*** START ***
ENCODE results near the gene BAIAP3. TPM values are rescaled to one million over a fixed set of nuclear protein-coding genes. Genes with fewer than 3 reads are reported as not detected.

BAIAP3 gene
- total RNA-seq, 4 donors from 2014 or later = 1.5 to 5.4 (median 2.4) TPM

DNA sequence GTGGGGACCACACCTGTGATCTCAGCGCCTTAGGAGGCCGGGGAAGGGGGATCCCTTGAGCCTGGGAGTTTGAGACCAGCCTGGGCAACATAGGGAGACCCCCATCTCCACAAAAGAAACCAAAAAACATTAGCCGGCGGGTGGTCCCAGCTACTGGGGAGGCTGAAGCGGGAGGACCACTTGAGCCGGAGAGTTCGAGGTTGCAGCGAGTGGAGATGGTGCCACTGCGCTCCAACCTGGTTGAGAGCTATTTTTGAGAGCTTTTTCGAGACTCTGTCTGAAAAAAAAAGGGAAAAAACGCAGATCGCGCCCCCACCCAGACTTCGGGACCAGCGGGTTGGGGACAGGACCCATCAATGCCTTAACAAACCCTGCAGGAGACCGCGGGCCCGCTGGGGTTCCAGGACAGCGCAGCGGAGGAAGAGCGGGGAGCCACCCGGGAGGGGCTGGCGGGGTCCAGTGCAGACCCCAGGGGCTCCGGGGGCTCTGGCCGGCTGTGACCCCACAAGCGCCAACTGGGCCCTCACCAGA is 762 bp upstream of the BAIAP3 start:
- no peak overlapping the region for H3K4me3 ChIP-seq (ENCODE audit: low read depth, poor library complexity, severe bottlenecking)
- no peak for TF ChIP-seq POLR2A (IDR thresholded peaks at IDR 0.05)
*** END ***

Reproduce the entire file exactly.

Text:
ENCODE results near the gene BAIAP3. TPM values are rescaled to one million over a fixed set of nuclear protein-coding genes. Genes with fewer than 3 reads are reported as not detected.

BAIAP3 gene
- total RNA-seq, 4 donors from 2014 or later = 1.5 to 5.4 (median 2.4) TPM

DNA sequence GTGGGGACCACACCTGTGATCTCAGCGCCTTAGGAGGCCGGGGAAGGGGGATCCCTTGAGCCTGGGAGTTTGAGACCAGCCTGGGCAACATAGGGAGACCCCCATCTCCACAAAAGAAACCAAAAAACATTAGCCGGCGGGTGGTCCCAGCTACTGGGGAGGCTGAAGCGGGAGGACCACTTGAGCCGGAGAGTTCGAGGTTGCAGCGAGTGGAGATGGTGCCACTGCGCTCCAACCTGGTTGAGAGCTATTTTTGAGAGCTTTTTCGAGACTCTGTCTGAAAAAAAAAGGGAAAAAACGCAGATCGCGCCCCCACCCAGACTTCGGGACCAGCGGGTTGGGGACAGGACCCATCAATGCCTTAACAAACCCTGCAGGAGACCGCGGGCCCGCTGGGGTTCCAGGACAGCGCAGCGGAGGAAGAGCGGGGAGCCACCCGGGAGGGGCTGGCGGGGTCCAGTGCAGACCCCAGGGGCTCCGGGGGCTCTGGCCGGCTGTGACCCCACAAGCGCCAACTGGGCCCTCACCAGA is 762 bp upstream of the BAIAP3 start:
- no peak overlapping the region for H3K4me3 ChIP-seq (ENCODE audit: low read depth, poor library complexity, severe bottlenecking)
- no peak for TF ChIP-seq POLR2A (IDR thresholded peaks at IDR 0.05)